“At the end of the day, it’s extremely important for athletes to remember that our sport is what we do. It’s not who we are. We have to find balance,” said Chanelle Price, 2014 Indoor World 800 meters champion. For athletes, this balancing act has been a problem since the beginning of time. Sadly, most athletes never find the groove life needs, and a lack thereof has a domino effect, leading to other issues.
The conversation surrounding mental health within the
The transition from student athlete to professional athlete is accompanied by pressure, with a layer of stress added to the equation. Many pro athletes impose pressures on themselves to maintain their legacies as champions. No one wants to become a has-been star athlete. Many feel the pressure to “make it” professionally and provide for their family. One can debate these kinds of pressures haven’t allowed the student’s mind to develop at its own pace, and it has the potential to be classified as a “unique mental disorder” the same thing they’re trying to call “gaming disorder.” Recently, the WHO (World Health Organization) added “gaming disorder” as a related health problem. Correspondingly, it is fundamental that people who struggle with mental health conditions seek out help and support. This could include treatment for depression at a facility similar to the Honey Lake Christian center, counseling, or practicing self-care.
Another problem most professional athletes face is financial illiteracy. There isn’t any direct correlation, but for argumenta purposes; athletes who are thrust into the spotlight, with minimal education, and the bandwidth of a child can cause mental
Athletes possess an uncanny passion for their sport. Many say they are willing to die for it. They sacrifice their minds, bodies, and souls for the game and wouldn’t have it any other way. They push themselves beyond the extent they should. They bend over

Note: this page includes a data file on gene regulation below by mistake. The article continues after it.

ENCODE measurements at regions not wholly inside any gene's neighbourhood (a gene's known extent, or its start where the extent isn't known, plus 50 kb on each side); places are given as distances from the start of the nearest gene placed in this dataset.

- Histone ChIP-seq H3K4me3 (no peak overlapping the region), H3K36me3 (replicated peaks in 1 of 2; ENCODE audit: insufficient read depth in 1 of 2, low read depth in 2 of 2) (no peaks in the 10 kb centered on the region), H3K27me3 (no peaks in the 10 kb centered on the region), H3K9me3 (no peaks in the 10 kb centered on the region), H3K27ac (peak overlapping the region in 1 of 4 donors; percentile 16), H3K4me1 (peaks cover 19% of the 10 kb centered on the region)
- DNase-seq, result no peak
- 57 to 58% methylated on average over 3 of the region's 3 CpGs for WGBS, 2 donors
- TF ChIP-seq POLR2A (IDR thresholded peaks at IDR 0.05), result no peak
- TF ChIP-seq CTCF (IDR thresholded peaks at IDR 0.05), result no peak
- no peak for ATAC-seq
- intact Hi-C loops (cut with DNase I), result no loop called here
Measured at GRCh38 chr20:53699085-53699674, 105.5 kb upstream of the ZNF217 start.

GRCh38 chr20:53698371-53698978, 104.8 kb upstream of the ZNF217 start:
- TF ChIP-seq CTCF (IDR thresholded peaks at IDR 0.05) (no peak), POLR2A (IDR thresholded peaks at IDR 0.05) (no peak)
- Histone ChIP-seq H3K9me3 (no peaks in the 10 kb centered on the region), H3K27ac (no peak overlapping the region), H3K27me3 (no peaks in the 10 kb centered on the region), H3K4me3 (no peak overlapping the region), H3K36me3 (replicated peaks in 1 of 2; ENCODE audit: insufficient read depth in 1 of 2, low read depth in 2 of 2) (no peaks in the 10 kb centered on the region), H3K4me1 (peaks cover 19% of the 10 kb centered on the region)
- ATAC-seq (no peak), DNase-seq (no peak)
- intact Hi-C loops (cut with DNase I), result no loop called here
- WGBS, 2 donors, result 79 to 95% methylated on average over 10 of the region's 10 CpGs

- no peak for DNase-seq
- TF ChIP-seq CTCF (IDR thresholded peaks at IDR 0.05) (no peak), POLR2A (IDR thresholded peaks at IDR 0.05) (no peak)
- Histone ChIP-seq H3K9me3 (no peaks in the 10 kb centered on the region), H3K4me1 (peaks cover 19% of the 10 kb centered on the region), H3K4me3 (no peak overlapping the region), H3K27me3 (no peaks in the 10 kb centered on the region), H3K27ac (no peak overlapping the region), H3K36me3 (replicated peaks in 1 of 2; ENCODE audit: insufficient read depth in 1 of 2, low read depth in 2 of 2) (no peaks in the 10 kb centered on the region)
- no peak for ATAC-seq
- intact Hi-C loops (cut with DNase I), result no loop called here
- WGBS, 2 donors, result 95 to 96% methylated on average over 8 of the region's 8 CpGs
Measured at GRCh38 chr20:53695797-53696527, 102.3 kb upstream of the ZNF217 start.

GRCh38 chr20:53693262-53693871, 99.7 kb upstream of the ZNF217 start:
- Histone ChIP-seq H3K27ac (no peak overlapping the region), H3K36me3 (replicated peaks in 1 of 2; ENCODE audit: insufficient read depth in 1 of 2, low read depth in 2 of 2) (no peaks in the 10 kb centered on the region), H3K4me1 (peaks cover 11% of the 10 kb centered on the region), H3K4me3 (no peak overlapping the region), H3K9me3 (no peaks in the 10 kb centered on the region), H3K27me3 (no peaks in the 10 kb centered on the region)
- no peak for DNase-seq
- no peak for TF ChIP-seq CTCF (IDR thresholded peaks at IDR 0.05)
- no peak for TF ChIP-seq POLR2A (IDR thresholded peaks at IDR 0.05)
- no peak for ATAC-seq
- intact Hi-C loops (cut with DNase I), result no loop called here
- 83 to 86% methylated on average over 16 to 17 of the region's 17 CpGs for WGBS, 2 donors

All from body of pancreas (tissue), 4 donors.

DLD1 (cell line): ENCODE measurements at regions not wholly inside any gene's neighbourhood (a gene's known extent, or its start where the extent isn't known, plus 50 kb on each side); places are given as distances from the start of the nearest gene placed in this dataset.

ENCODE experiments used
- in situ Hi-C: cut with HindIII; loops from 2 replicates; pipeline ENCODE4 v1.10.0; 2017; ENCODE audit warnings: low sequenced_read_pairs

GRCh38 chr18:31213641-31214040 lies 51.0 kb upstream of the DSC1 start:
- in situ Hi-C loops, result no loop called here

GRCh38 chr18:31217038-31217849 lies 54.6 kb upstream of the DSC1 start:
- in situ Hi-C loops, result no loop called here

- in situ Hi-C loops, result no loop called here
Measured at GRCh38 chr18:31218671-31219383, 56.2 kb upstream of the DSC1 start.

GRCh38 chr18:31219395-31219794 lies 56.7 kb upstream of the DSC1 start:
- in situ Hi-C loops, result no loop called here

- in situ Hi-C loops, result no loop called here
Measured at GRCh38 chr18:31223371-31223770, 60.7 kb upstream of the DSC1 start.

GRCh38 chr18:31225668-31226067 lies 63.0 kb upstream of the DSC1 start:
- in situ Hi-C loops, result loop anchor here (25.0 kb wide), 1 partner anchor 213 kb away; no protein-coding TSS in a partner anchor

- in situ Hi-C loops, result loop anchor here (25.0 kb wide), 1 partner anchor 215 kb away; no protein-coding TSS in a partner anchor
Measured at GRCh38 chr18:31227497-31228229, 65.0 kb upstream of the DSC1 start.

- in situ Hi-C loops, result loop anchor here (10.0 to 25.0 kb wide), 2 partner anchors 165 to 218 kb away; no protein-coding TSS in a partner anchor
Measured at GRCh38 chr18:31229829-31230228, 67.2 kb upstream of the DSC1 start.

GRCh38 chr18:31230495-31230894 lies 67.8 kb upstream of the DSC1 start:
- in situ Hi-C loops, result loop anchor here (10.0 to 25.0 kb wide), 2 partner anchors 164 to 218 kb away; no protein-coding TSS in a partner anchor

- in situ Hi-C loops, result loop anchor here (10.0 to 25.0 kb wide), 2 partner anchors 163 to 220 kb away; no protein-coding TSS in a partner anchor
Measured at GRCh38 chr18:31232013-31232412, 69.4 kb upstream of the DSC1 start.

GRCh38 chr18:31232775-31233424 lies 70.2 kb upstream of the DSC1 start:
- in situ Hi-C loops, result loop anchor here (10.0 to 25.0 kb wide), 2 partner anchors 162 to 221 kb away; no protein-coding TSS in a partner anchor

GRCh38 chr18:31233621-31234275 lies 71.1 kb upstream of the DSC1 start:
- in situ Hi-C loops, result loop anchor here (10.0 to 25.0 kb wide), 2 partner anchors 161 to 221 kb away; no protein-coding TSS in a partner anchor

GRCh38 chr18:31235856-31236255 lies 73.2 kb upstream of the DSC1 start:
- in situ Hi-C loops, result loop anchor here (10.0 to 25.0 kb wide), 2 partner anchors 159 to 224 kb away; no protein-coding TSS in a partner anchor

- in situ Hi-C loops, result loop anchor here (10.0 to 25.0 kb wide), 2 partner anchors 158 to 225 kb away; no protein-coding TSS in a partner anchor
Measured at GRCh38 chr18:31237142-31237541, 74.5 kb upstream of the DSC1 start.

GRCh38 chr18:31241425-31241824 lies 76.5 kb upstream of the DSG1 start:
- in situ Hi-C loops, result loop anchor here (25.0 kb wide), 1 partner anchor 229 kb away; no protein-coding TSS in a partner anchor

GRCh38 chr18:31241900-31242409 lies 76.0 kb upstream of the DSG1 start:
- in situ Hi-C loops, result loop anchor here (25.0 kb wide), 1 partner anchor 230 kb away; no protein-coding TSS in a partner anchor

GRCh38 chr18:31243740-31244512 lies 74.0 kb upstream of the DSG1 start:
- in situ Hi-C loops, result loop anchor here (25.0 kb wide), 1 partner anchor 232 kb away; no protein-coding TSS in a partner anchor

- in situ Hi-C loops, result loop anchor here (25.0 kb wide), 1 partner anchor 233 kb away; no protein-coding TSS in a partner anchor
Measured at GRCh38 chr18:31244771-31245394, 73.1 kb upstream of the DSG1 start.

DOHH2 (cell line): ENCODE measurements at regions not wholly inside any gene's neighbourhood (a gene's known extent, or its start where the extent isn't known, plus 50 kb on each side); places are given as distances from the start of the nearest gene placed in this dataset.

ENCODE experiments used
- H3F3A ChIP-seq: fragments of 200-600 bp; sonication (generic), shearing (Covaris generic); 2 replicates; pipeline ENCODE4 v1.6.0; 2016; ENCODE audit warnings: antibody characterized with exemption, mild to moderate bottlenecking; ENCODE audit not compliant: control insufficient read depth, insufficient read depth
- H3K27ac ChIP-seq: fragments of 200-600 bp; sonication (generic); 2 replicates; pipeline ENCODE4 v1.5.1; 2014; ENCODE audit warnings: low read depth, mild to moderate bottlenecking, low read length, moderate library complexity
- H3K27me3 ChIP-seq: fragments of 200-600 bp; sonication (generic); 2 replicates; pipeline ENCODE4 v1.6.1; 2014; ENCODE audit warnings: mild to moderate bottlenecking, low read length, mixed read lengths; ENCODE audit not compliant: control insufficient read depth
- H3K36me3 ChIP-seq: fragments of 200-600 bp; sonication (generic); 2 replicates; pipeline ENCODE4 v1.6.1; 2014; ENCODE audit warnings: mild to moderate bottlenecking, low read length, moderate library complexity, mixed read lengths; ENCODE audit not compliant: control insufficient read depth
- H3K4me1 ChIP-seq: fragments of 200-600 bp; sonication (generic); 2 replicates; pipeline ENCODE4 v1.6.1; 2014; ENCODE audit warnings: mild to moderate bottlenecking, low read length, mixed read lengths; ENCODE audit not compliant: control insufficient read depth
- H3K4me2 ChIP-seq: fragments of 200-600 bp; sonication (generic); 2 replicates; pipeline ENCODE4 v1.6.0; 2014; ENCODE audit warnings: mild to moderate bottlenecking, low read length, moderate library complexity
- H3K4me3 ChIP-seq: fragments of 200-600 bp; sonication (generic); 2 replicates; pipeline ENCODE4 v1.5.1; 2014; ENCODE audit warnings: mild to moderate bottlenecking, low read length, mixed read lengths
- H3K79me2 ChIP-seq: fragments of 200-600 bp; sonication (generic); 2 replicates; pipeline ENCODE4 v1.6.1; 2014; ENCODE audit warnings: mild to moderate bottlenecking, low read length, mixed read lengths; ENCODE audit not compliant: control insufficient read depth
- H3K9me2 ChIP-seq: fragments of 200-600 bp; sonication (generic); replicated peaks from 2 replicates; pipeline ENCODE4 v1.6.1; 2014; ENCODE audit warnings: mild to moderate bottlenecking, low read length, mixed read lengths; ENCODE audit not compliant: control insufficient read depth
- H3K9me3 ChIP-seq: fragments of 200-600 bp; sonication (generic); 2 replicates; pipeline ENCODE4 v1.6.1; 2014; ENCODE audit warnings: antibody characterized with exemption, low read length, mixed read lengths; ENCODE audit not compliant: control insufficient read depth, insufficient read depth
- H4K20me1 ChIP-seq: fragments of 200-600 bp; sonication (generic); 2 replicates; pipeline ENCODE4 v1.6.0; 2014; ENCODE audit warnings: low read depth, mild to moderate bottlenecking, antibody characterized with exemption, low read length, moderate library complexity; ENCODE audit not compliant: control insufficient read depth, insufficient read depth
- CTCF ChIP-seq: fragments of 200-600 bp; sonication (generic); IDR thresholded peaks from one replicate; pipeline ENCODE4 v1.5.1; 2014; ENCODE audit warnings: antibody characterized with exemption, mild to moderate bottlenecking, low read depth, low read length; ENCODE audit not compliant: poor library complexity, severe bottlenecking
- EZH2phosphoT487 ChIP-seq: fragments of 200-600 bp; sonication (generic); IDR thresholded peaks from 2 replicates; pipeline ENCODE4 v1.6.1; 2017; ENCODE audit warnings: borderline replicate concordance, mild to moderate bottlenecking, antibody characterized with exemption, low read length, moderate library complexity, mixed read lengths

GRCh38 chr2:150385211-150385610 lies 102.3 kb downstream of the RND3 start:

For most athletes, mental health is an invisible competition they’re competing in, but want no one cheering them on. The lack of education and awareness allows the stigma that having a mental issue is a sign of weakness. To ensure improvement within the statistics and cases regarding mental health, perhaps an extended convalesce period should be added to the athlete’s season? Brown also said, “It is very important for coaches and athletic directors to understand and provide extra resources for these athletes such as study sessions, tutors, and counseling services to the athletes.” That’s where routine physiatrist visits would assist in preventing additional cases.
Metta World Peace formerly known as NBA player Ron Artest was known for his inappropriate behavior, but most notably for his on-court Malice at the Palace incident. Metta later revealed he dealt with mental illness, and went publicly with the news by thanking his therapist after winning the NBA championship in 2010. “I definitely want to thank my doctor, Dr. Santee my physiatrist. She really helped me relax a lot. Thank you so much, it’s so difficult to play with so much commotion going on in the playoffs, but she helped me relax, I thank you so much.” In May of 2019 Artest released a documentary titled Quiet Storm: The Ron Artest Story. The film shines light on the often misunderstood athlete who managed to bounce back from a mental disorder.
Athletes perform because they love what they do, but most coaches and organizations aren’t concerned about the athlete’s mental health as they are the athlete’s performance. If directors and coaches are held accountable for the athlete’s health on and off the field, it’ll have the potential to combat the athletes who are struggling with mental health from showcasing their mysterious emotions in unpleasant ways.
When it comes to athletes and mental health, it should be viewed as an invisible competition, but not treated as one.